This is the third in a series of articles looking at some key tools and different practises that can improve your chart reading skills and your trading overall.
Part 3 – Support and Resistance
Previously we talked about volume and its role in chart analysis. Still, there is one more feature of volume that can help traders to avoid critical mistakes as well as find good entries to their trades.
Traditional technical analysis looks at tops, bottoms of the market, channel lines, trend lines, Fibonacci levels etc to identify support or resistance, but does not consider bars with significant volume at all. At the same time the tops, bottoms and sometimes the closes of bars with relatively big volume (called Ultra-High Volume or UHV in Volume Spread Analysis) create very serious support/resistance to the price moves. In many cases the professionals prefer to test areas where Ultra-High Volume has appeared for supply or demand before the price pushes away significantly from there, as its presence may impact price movement and cost them a lot.
To enlarge the image, right-click it to open it in a new tab
Look at the chart for Canadian Dollar futures (CME:6C1!) above. First an Ultra-High Volume bar appears on February 16th 2023 at 15:00 UTC+1 time zone. The top and bottom of this bar (marked by the blue dashed lines) create significant resistance. To push the price above it activity (volume) will be required. Later, on February 17th 2023 at 15:00, another huge volume bar appears showing weakness. The effort on this bar was enough to move the price through the 0.7419 level (the bottom of the previous UHV bar) and seeing the change in the direction of the moving average to the up side, many traders may start to consider long trades around 03:00 on February 20th.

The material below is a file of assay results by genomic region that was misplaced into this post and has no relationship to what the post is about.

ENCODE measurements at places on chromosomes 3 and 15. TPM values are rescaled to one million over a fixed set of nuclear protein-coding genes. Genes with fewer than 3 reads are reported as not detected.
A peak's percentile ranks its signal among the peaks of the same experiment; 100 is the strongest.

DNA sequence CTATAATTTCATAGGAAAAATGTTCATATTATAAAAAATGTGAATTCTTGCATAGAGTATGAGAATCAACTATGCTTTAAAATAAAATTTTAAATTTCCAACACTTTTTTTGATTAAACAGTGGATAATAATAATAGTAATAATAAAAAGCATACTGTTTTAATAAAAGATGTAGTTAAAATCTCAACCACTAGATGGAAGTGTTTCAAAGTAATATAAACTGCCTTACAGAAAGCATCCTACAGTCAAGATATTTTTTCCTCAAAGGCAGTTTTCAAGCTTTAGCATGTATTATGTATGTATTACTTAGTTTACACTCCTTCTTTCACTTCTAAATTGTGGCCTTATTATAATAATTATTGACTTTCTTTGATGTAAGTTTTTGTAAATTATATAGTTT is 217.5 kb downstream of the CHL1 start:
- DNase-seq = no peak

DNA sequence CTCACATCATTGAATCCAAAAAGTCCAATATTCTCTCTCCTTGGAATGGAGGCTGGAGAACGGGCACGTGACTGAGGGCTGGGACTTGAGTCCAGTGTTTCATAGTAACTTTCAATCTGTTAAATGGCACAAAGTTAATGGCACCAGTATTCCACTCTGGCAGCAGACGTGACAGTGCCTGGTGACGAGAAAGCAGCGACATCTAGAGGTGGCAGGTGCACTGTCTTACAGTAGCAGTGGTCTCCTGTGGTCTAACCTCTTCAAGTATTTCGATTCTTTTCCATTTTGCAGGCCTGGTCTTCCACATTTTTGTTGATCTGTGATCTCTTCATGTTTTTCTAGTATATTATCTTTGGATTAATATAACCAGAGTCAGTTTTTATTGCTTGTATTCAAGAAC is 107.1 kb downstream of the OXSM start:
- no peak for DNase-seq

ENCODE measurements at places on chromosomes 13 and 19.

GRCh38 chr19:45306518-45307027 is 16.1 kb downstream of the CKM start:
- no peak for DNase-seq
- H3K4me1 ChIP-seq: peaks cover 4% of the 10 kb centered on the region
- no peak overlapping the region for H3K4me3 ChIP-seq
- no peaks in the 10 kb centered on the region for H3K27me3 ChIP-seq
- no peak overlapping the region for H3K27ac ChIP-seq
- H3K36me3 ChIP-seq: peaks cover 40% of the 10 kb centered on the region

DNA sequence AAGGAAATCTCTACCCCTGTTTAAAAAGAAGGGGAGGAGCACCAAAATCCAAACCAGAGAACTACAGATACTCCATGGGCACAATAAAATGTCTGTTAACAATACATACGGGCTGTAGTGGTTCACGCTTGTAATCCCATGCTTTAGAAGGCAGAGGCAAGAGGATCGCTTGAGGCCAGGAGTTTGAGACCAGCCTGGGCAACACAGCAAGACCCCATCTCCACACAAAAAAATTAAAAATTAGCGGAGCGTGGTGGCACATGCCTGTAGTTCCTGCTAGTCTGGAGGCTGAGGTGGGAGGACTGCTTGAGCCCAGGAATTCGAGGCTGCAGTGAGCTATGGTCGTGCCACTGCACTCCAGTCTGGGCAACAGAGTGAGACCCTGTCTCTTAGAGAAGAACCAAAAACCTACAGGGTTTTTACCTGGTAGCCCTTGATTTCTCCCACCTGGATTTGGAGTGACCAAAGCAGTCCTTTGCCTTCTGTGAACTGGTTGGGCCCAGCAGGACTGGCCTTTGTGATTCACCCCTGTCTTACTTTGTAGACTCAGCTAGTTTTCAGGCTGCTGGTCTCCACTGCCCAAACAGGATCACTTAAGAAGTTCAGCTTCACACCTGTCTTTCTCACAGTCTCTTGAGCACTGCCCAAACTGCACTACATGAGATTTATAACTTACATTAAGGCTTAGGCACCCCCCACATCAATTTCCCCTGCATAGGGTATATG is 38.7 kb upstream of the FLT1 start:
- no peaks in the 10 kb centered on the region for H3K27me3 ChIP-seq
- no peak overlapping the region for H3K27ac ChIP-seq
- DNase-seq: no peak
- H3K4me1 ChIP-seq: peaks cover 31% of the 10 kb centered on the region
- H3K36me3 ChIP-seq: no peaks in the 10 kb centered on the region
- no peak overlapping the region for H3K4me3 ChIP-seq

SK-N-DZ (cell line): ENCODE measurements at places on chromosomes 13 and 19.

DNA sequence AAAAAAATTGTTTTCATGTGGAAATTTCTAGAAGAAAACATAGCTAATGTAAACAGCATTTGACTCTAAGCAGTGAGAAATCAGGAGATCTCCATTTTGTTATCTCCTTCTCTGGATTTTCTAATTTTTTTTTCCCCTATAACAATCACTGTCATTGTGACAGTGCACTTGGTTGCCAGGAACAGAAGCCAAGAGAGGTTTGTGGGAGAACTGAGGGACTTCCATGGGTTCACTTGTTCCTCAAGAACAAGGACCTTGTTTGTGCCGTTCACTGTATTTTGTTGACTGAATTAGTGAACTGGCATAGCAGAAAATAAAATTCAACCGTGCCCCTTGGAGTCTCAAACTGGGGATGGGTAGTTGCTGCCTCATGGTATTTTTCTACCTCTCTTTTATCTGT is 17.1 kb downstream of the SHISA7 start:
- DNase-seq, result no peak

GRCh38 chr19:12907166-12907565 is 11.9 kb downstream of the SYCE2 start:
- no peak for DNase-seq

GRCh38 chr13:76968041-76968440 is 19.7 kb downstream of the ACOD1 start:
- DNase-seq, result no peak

Without looking at volume on the bars, they won’t be able to recognize the level of 0.7439 (the top of the first UHV bar in the picture) as a potential resistance. In fact, the volume diminished there, making it impossible for the price to go higher. Then we can see further selling around UHV tops and bottoms in the 0.7419-0.7439 range of the first UHV bar in the picture on February 21st at 9:00 and at 13:00 .
The bottom of the 14:00 bar on February 21st (0.7392) creates another level of resistance and again, the price respects it drifting around for some time. Any attempts to go above (as on February 22nd at 13:00 or 19:00) have met more professional selling (the bottom of February 17th 15:00 bar).
The VSA methodology teaches us how to identify the movements of the professionals so that we can follow them. From the above example you can see how price acts around the tops and bottoms of UHV bars. This confirms bars with big volume are very important to consider because either the presence or absence of professional activity there may reveal what smart money are planning to do. We can therefore trade accordingly.
The first part of this blog series, which covers volume, can be found here and the second, on multi-timeframe environments, is here, but a lot of these pitfalls are covered in more depth our most recent course: `The Wyckoff VSA Trading School`. A self-paced course, it consists of 12 x 90-minute sessions.
You are at the home of VSA. Our core focus is on helping traders and investors at every stage of their development through a mixture of software, education and trading services. Message us here to find out more.